Some California grape suppliers indicate the portable nature of grapes implies added value.
Steve Kenfield still thinks there’s plenty of room for additional growth in the value-added space.
Kenfield, vice president of value-added for HMC Farms, has been working on that concept for years.
“I’ve been involved with Lunch Bunch Grapes since 1990,” he said.
The Lunch Bunch line includes 2- to 4-ounce clusters of seedless grapes, and the product is used everywhere from schools to cafeterias, cruise ships and airlines. The product has year-round availability.
But, Kenfield acknowledges, it’s just one idea in a business that could offer more value-added concepts.
“We are the proverbial freckle on the elephant, from the industry standpoint,” he said. “Our goal is to increase consumption of grapes. We think if we can get them in the places that don’t otherwise serve them, it can drive consumption, which is good for the industry.”
Lunch Bunch isn’t changing the course of the grape business, but it’s a start, Kenfield said.
“It’s got a long way to go before this or that element has a material effect on the industry overall, but every bit helps,” he said.
On the value-added front, the grab-and-go category presents plenty of opportunity, Kenfield said.
“I think if you were to take a look at what’s happening at foodservice in area of grab-and-go, as a general rule, if you see grab-and-go in the real world, the hype about snacking, it reminds me about what was centered around home meal replacement 20 years ago,” he said.
“That showed up with meal kits.”
Today’s emphasis on healthy snacking can drive suppliers into new value-added concepts, Kenfield said.
“You may find things like that find their way to retail,” he said. “The value proposition has to be the consumer will not trade off consumer experience for convenience, so it’s really challenging to add value, because the value is only defined by the consumer. That’s going to be tricky.”
The trick is figuring out what the consumer wants and find a form that satisfies a need for portability, Kenfield said.
“If you look at sliced apples, that story is well told,” he said. “You look at grab-and-go grapes, the table grape slogan for decades has been ‘the natural snack.’ I think you’ll see grapes presented in a way that does present that portability and snacking option.”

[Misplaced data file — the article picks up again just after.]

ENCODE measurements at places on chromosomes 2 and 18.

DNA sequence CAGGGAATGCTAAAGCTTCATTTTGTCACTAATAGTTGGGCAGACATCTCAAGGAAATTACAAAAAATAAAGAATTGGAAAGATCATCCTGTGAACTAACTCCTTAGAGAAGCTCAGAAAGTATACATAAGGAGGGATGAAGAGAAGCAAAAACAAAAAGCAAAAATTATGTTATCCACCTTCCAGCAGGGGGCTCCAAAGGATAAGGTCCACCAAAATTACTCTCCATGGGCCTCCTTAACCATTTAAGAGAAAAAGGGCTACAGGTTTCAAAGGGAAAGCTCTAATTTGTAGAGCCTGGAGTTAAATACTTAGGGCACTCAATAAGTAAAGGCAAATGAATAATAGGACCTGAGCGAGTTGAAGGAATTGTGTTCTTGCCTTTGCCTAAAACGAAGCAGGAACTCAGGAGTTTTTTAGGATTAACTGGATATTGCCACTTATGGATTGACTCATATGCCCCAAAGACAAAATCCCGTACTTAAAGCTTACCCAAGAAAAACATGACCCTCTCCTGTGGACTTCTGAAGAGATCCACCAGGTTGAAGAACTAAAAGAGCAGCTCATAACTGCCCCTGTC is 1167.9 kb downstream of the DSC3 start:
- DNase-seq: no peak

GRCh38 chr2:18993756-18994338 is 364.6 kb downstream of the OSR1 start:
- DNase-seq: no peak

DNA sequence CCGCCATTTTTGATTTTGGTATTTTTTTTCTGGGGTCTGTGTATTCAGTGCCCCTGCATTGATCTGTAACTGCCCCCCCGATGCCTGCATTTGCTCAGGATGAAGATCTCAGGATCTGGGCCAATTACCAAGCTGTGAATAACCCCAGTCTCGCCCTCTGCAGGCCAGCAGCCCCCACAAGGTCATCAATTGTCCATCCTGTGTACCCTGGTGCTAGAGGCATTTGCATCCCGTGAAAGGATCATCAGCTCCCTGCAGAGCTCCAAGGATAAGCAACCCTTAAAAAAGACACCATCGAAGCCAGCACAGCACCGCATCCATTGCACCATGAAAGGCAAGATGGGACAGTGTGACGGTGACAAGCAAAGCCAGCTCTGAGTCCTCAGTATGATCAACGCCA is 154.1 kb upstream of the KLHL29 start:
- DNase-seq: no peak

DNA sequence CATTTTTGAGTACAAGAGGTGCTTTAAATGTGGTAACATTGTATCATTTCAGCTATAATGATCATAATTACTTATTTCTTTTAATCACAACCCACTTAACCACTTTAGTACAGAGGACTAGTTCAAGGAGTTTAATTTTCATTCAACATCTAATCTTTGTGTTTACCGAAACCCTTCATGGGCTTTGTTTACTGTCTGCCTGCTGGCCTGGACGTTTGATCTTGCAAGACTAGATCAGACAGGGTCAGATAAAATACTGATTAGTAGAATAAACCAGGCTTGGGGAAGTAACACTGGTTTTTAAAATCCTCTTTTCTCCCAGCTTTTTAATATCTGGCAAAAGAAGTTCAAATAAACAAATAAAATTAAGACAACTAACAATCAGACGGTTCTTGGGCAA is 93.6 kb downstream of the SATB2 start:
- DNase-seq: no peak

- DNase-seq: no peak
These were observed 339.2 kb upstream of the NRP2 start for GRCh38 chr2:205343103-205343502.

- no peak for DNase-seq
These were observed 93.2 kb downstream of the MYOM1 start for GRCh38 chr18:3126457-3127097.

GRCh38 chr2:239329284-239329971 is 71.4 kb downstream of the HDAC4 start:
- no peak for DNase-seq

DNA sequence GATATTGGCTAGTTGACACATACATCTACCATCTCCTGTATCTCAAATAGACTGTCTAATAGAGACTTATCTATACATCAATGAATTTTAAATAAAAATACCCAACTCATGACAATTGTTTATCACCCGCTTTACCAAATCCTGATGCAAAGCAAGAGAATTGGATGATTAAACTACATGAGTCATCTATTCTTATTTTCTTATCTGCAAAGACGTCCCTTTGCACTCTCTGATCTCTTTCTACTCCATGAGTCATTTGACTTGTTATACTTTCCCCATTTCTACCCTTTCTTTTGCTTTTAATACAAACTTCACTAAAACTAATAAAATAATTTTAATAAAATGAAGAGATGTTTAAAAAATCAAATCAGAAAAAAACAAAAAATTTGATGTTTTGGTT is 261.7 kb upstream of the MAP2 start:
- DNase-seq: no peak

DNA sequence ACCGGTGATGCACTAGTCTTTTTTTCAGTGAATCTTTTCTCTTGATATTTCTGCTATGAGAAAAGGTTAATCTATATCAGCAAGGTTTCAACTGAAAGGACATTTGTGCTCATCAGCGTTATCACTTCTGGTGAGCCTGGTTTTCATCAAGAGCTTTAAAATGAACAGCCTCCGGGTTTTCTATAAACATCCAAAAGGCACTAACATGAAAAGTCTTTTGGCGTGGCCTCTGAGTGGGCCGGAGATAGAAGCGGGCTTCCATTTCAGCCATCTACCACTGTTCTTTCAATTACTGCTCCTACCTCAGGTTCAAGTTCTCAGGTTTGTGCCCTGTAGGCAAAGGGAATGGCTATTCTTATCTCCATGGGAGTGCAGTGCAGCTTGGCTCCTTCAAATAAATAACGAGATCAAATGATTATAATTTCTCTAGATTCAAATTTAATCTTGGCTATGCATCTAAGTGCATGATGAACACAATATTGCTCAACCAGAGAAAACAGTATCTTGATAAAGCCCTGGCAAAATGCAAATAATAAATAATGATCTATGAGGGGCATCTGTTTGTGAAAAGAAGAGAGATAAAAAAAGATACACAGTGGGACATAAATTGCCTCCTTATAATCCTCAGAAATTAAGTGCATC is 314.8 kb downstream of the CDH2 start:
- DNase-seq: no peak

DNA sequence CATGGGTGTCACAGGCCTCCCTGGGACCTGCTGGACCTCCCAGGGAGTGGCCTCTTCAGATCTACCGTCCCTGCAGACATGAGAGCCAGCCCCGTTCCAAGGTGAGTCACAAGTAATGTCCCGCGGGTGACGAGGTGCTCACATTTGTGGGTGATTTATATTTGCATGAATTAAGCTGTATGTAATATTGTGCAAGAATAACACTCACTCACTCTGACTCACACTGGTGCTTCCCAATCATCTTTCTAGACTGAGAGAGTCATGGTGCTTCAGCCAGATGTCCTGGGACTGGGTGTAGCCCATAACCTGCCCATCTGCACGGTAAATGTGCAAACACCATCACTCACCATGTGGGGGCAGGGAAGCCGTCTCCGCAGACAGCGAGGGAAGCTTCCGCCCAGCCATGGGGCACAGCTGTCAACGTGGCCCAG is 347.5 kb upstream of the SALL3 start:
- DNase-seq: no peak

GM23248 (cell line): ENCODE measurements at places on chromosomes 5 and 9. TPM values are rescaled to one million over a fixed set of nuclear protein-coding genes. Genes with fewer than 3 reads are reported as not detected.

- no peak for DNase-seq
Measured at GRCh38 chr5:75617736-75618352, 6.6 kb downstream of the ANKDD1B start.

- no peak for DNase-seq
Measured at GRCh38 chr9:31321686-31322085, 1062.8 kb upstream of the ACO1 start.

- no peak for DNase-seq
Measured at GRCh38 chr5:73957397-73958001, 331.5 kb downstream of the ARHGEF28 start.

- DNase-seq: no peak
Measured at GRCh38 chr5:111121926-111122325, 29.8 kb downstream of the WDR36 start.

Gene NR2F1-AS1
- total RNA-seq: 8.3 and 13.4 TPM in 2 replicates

If prepackaged lettuce, tomatoes and other produce items can be considered value-added, grapes can be, as well, said John Harley, sales manager with Bakersfield, Calif.-based Anthony Vineyards.
“Some of these bicolored or tricolored situations are a value-added item,” he said.
New grape varieties can find a place in the value-added sector, Harley said.
“I think some of these novelty grapes can go into that,” he said. “It’s so new, we haven’t been able to explore the potential of it. We’re two to four years away from that, but the next two, three or four years, we’re going to see that really evolve and mature in our industry. I don’t think that product is going to go away; I think it’s going to escalate.”
New varieties, as well as packaging, are a key to growth in the value-added segment, said Louie Galvan, managing partner at Delano, Calif.-based Fruit Royale Inc.
“You give them something different to look at,” Galvan said. “Of course, the bag has a convenient closing mechanism and makes it easy to just grab and go.”
Pricing may come into play, too, said Justin Bedwell, president of Madera, Calif.-based Bari Produce LLC.
“I think with price continuing its upward trend, we’re trying to get a little more in returns,” he said. “I think value-added is something everybody is going to look at. Maybe the retail price on No. 2s or No. 3s, with smaller sizes or irregular shapes that make it not quite a No. 1. Everybody is looking at ways to add value, where they can move more volume.”